Headlines > News > Angara, Russia’s brand-new launch vehicle, is successfully launched from Plesetsk

Angara, Russia’s brand-new launch vehicle, is successfully launched from Plesetsk

Published by Klaus Schmidt on Wed Jul 9, 2014 3:04 pm via: Khrunichev
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The MoD State Testing Cosmodrome (Plesetsk Cosmodrome) in the Archangelsk Region is witnessing the initial flight tests of Angara-1.2, the latest Russian space rocket complex.

Per State Commission decision, the light-lift Angara-1.2ML (“Maiden Launch”) integrated launch vehicle (ILV) with a not-to-be-separated payload dummy lifted off from the Angara multi-purpose launch pad, earlier today, the 9th of July.  The test launch of the new Angara-1.2 family launch vehicle was performed by Aerospace Force teams.

All ground processing operations, the launch and the mission of Angara-1.2ML have proceeded nominally.

The ILV mission proceeded over the Russian territory along a ballistic trajectory in compliance with the approved timeline. Following the liftoff and the subsequent separation of Stage 1, the payload fairing was jettisoned during Stage 2 powered flight. Stage 1 and the fairing dropped into a targeted impact area in the southern part of the Barents Sea. 21 minutes after liftoff Stage 2 and the firmly attached mass/dimensional payload simulator reached the targeted impact area of the Kura Range on the Kamchatka peninsula 5700 km away from the launch site.

The Angara-1.2ML ILV comprises two stages that are based on Common Core Boosters (URM-1 and URM-2), a payload mockup with a mass of 1.43MT, and a payload fairing. The propulsion system runs on ecologically clean components, oxygen and kerosene. Angara-1.2ML ILV liftoff mass is approximately 171MT.

Angara Space Rocket Complex and Launch of Angara-1.2ML Integrated Launch Vehicle (“Maiden Launch”)

The Angara Space Rocket Complex (“Angara SRC”) is one of the priorities in Russia’s national program to develop launch systems using exclusively the domestic R&D and production potential.

Building the Angara SRC is a task of particular national importance. When the Angara SRC becomes operational, Russia will be in a position to launch all types of satellites from its own territory, thereby gaining a guaranteed independent access to outer space.

The Angara SRC state customers are the Ministry of Defense and Federal Space Agency while the chief design and development contractor is the Khrunichev Space Center.

The Angara LV family includes a range of light-, medium-, and heavy-lift launch vehicles based on generic modules. The Angara family will have the capacity to translate virtually the entire range of would-be payloads to orbits of the entire range of altitudes and inclinations including geostationary orbits, affording true independence to domestic space programs. The modular principle supports the buildup of various launch vehicle classes by just using so many generic boosters: one for the light-lift, three for the medium-lift and five for the heavy-lift.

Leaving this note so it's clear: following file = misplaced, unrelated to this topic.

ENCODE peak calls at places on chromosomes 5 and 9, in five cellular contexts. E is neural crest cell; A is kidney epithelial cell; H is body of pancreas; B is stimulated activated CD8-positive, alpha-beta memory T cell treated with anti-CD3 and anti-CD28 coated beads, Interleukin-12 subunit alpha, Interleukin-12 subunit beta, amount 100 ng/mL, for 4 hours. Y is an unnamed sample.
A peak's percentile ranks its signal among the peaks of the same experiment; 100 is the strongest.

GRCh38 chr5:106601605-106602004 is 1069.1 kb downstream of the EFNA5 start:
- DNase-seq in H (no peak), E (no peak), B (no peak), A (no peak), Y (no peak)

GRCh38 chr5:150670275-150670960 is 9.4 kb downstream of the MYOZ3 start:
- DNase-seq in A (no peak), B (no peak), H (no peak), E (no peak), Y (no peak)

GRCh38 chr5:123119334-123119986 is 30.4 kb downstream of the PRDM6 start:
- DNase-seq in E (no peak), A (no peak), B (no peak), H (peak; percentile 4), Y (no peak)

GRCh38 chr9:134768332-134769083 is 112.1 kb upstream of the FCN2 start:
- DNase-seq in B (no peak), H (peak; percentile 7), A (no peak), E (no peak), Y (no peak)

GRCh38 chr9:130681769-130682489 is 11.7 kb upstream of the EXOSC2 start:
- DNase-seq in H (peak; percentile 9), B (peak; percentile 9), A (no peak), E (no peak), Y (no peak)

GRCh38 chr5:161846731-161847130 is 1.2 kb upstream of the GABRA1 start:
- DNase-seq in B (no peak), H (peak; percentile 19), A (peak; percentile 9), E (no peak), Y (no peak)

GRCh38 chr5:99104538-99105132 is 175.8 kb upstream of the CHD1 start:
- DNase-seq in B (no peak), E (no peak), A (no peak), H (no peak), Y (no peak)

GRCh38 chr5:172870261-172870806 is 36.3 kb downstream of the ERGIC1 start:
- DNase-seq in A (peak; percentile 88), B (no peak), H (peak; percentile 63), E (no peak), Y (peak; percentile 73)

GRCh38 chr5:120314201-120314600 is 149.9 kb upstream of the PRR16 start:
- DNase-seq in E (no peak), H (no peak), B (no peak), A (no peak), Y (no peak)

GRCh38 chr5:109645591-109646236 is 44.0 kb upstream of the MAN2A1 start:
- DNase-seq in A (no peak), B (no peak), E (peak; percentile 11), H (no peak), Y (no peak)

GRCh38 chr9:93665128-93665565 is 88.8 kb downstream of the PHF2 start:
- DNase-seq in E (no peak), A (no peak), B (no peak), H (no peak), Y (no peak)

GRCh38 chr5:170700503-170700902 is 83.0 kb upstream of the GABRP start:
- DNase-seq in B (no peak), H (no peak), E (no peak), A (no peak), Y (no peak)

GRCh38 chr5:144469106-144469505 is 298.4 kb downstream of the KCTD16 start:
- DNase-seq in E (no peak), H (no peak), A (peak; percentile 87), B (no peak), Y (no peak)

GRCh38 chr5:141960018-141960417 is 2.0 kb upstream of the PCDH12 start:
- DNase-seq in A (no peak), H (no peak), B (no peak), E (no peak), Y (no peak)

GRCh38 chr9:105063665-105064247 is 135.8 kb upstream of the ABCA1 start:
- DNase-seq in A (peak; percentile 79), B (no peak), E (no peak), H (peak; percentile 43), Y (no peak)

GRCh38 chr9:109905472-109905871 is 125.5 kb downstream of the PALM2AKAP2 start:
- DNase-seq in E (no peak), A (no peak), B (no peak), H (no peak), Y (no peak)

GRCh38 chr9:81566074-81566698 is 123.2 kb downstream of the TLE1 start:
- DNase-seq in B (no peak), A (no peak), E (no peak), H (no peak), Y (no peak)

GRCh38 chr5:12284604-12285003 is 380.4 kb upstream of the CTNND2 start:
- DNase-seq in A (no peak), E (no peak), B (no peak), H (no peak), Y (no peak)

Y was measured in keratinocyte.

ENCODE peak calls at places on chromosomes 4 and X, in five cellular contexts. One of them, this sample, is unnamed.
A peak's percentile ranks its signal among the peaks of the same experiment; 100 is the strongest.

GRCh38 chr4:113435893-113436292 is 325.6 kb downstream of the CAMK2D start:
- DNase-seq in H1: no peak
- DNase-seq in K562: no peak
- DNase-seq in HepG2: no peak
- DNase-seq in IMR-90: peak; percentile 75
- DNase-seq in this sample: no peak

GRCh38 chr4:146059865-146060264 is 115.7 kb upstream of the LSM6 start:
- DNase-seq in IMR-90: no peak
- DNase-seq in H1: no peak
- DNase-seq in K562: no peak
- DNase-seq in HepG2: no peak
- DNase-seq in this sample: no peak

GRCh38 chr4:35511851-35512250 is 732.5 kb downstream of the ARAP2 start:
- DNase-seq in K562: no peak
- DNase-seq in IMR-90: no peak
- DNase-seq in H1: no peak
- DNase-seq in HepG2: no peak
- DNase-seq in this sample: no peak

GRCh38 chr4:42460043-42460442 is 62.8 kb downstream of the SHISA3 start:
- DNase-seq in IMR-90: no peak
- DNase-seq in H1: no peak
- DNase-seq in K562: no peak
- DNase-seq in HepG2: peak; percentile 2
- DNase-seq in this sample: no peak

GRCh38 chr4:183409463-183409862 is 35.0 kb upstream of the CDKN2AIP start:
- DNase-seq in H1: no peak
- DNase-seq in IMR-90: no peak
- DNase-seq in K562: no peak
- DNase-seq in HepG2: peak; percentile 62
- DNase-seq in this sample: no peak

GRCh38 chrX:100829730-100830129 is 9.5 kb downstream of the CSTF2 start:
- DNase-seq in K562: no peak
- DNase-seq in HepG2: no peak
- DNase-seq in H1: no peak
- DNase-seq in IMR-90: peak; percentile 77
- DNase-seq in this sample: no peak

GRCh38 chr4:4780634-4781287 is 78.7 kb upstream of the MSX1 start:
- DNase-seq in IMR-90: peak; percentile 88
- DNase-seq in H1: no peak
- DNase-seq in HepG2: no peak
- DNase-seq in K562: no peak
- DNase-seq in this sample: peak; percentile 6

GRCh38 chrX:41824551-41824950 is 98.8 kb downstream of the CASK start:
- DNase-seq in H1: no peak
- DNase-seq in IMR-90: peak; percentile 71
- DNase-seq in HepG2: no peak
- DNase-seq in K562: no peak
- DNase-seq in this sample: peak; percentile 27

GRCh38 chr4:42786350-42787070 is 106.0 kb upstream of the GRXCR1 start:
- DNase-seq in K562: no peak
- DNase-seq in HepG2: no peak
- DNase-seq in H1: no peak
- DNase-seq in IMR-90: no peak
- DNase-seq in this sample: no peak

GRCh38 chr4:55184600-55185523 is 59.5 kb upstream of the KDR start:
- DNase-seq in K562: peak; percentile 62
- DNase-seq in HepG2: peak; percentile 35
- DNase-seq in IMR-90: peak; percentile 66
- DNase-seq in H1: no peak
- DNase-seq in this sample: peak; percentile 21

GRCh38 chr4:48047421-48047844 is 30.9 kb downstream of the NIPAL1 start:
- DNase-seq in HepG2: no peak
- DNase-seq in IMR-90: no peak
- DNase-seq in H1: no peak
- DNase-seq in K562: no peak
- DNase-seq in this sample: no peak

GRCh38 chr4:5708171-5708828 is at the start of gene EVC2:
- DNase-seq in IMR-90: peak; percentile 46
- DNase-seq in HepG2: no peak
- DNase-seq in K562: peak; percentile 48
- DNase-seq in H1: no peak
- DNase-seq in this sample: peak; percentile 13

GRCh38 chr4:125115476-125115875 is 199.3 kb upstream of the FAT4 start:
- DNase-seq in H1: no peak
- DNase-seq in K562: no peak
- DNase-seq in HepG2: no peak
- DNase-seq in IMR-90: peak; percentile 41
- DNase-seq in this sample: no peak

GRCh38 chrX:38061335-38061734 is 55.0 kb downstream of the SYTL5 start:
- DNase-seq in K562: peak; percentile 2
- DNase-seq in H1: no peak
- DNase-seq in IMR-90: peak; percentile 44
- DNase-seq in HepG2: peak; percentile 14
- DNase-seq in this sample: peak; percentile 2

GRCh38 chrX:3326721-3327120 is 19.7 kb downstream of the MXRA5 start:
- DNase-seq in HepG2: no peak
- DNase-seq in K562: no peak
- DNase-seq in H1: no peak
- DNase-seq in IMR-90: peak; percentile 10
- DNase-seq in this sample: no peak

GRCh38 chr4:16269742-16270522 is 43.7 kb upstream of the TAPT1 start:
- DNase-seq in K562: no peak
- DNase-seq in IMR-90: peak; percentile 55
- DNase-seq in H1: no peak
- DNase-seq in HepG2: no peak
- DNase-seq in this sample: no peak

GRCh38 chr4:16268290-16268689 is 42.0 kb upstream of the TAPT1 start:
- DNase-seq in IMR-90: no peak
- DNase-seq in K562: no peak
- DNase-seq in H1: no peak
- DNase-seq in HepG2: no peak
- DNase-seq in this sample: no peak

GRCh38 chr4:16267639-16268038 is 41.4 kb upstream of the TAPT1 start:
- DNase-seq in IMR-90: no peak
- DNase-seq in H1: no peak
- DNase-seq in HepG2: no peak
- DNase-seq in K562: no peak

The launch of Angara-1.2ML Integrated Launch Vehicle (ILV) is performed from the Plesetsk Cosmodrome launch pad. The purpose of the launch is to inject the stack comprising LV Stage 2 and a not-to-be-separated payload dummy to a ballistic trajectory, whereupon the stack will drop into the targeted impact area in the Kamchatka Peninsula.

The Angara-1.2ML mission will usher in the flight testing program for the new-generation Angara SRC.

The two-stage Angara-1.2ML runs on ecologically clean components, oxygen and kerosene. The parts and components used in the Angara design are all domestically produced.

The generic modules (Common Core Boosters) serve as basis for building light-, medium-, and heavy-lift launch vehicles.

Standardization and commonality of the parts being used, combined with unique design solutions, make it possible to launch all LVs of the Angara family from one multi-purpose launch pad.

A prototype of Angara-1.2ML, URM-1 Common Core Booster, has seen three flight tests as part of KSLV-1, the first South Korean launch vehicle.

Angara-1.2ML ILV performance data

  • ILV liftoff mass: 171 MT
  • Mass of mass/dimensional payload simulator: 1.43 MT
  • Number of stages: 2
  • Propellant components of Stages 1-2 engines: oxygen-kerosene
  • Flight duration: 21.28 min
  • Mission control: autonomous
  • Angara family ground base: Plesetsk

Purposes of Angara-1.2ML ILV launch

The purposes of Angara-1.2ML ILV launch are:

  • Verify functionality of Angara SRC elements during ground processing and launch
  • Test functionality of Angara onboard systems
  • Test functionality of operating documentation

Angara-1.2ML ILV flight chart

The Angara-1.2ML ILV lifts off from the Angara multi-purpose launch pad at Plesetsk.

Following the generation of required velocity Stages 1 and 2 will separate. The payload fairing is jettisoned during Stage 2 powered flight.

Stage 1 and the fairing are dropped into a targeted impact area in the southern part of the Barents Sea.

Stage 2 propulsion system is cut off at the required time to ensure that Stage 2 with the firmly attached payload mockup fall to the targeted area of the Kura range in the Kamchatka Peninsula, 5700 km away from the liftoff point.

The entire ILV flight proceeds over the territory of Russia. The Angara-1.2ML ILV does not fly over any foreign country or its economic zone.

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